Crescent used the same materials and exercised the same care in construction as it did in its 32", 36" and 38" production bandsaws. The iron, hollow-core frame was cast in one piece, assuring a rigid, solid machine. The base was arched in the middle to make the machine sit firmly even on slightly uneven floors, without the tendency to rock as would a continuous base. The arched base also allowed quick cleanup, and the use of a pry bar if the machine needed to be shifted.
Like all Crescent bandsaws, it had cast iron wheels which were carefully turned inside and outside of the rim, and properly balanced. Solid rubber tires of high quality were vulcanized to the wheel faces by a process guaranteed to hold them securely.
“The range of work, and the rapidity with which it can be done on one of these small machines, is a constant source of surprise and wonder to those who are not familiar with them,” stated the catalog. “They are suited to parties having light work, and light power, or light work and heavy power, or who have any kind of work and no kind of power.”
The bandsaw had a round, steel guide bar and a 20" x 24" tilting table of laminated hardwood strips reinforced with an iron rib. Because blade tension wasn’t necessary, no spring mechanism was required. The throat allowed a cut 19" wide, with a depth-of-cut of 7" under the guide.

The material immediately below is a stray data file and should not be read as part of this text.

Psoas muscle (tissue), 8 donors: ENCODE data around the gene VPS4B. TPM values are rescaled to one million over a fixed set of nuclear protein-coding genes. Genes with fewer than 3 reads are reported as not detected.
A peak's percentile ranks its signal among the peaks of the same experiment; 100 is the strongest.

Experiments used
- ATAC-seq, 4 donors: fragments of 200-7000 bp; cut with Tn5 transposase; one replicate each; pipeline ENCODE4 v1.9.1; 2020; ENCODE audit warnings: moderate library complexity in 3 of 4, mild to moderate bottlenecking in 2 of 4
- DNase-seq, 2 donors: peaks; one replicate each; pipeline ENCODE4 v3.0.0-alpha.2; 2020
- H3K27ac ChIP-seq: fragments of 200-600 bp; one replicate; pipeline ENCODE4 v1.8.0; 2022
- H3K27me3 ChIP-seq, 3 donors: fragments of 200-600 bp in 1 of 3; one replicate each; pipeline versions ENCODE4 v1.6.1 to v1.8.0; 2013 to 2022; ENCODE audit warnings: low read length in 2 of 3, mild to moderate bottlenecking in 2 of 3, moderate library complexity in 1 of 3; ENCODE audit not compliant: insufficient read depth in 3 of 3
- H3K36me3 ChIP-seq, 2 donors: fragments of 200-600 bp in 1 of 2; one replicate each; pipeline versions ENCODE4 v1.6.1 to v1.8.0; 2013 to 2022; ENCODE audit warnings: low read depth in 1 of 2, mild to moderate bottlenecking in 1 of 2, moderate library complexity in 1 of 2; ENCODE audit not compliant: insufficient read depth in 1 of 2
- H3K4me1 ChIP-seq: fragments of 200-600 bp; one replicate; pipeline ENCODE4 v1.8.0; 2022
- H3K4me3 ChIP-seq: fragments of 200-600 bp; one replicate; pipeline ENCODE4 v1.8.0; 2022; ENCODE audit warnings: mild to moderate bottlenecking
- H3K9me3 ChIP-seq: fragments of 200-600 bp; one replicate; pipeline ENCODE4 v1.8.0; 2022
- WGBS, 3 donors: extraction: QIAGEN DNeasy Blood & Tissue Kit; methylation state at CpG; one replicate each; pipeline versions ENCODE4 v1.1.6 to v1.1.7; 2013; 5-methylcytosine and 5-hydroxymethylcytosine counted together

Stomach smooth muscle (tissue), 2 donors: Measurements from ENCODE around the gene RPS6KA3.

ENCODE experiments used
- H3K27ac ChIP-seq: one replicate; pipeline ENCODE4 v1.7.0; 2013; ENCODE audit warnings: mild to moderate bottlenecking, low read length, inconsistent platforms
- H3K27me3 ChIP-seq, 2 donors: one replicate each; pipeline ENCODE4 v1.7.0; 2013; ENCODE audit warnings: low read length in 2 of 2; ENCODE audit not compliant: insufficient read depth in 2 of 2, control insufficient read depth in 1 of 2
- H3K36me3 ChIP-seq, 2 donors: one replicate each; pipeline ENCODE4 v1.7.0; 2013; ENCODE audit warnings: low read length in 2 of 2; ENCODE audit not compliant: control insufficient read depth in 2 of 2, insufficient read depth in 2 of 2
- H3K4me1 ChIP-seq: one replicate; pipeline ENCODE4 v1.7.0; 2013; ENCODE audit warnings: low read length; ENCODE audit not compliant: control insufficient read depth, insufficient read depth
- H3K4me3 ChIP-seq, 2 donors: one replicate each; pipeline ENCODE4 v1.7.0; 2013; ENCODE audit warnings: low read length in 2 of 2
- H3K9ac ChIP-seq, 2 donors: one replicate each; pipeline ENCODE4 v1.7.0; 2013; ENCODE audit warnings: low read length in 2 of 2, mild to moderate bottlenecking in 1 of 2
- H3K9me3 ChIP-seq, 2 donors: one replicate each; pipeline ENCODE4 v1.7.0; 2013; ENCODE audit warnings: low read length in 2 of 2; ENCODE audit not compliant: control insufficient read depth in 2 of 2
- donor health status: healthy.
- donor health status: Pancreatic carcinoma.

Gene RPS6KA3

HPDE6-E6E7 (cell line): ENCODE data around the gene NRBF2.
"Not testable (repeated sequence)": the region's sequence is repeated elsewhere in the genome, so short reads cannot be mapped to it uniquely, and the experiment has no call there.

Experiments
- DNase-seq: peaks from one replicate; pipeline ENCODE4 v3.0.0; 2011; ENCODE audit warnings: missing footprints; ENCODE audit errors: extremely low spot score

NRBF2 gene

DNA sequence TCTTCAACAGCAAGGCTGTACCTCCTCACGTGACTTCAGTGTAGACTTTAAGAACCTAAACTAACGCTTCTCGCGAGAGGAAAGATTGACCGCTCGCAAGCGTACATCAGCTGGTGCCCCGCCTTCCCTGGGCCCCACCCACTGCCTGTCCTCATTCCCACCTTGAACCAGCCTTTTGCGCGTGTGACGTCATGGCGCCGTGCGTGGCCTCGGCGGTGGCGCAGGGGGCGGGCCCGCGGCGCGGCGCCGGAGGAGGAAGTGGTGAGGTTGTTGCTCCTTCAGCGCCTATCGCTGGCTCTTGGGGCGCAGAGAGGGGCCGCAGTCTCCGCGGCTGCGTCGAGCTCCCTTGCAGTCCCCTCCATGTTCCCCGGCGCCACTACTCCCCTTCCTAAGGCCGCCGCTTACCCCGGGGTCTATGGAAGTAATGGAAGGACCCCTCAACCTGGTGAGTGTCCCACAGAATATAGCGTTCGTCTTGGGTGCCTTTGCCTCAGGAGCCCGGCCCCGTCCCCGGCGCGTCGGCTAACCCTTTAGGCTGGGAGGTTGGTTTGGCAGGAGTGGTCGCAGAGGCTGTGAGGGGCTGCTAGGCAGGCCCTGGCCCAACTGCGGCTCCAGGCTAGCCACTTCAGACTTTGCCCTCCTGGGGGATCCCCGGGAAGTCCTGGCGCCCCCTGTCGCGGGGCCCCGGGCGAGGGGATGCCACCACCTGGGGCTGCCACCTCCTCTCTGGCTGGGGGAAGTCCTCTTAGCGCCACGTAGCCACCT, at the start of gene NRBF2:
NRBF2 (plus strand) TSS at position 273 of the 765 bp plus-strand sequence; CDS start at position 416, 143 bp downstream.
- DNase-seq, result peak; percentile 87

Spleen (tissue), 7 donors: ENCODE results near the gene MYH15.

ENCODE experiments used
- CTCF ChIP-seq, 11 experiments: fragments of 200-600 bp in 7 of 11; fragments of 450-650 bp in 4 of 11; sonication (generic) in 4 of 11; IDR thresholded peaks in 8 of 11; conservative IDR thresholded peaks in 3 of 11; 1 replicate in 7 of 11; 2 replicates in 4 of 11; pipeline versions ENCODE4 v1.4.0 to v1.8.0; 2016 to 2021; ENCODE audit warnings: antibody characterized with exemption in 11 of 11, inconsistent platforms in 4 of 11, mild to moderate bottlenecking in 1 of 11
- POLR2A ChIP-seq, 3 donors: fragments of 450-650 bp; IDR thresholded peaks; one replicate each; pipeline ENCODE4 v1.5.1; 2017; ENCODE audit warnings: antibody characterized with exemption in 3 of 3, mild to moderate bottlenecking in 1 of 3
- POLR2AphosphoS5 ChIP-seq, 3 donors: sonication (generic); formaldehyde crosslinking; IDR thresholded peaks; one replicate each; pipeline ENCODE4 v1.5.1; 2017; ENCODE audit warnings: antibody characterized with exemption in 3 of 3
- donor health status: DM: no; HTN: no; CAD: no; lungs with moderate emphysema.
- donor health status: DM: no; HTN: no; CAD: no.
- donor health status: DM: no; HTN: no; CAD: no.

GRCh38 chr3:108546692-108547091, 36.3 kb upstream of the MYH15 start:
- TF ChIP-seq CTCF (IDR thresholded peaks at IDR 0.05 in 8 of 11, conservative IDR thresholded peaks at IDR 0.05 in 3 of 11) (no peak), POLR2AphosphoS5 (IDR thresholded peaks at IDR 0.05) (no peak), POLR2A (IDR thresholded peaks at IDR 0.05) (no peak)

Three variations were available – a belt-powered machine (weighing 275 lbs. and costing $50), a foot-powered version (325 lbs./$60), and a dual foot- and belt-powered model (350 lbs./$65). In addition to double treadles, each was also provided with a crank on a gear wheel for a second man to turn for heavy work.
“Special attention is directed to the double treadles provided on our machines,” boasted the catalog. “This arrangement gives the operator an advantage possessed by no other style of treadle. To use this kind of treadle, the operator is to sit on a high stool and by the use of both feet, it will be found that about double the power will be developed than when one foot only is used, and at the same time be less tiring to the operator. Should it, however, be necessary or desirable to stand while running the machine with one foot, there is nothing to hinder doing so. The treadles are so arranged that both have exactly the same leverage and either one may be used separately. If a bicycle needs two pedals to make it of any utility, why not apply the same logic to any foot-powered machine? The reason is obvious. When two treadles are employed there is always one on the down stroke, and the machine does not need to carry itself on the up stroke by its own momentum, consequently an even and powerful motion is produced. Anyone who may be skeptical on this point can easily be convinced by arranging for a machine on trial.”
Standard equipment consisted of wooden surface guides, a brazing clamp and tongs, and one ¼" blade set that was filed and joined. The bandsaw required blades 121" long and could handle blades up to 1" wide. The powered model required a 3" belt and it was suggested the 7" pulleys operate at 350-450 rpm.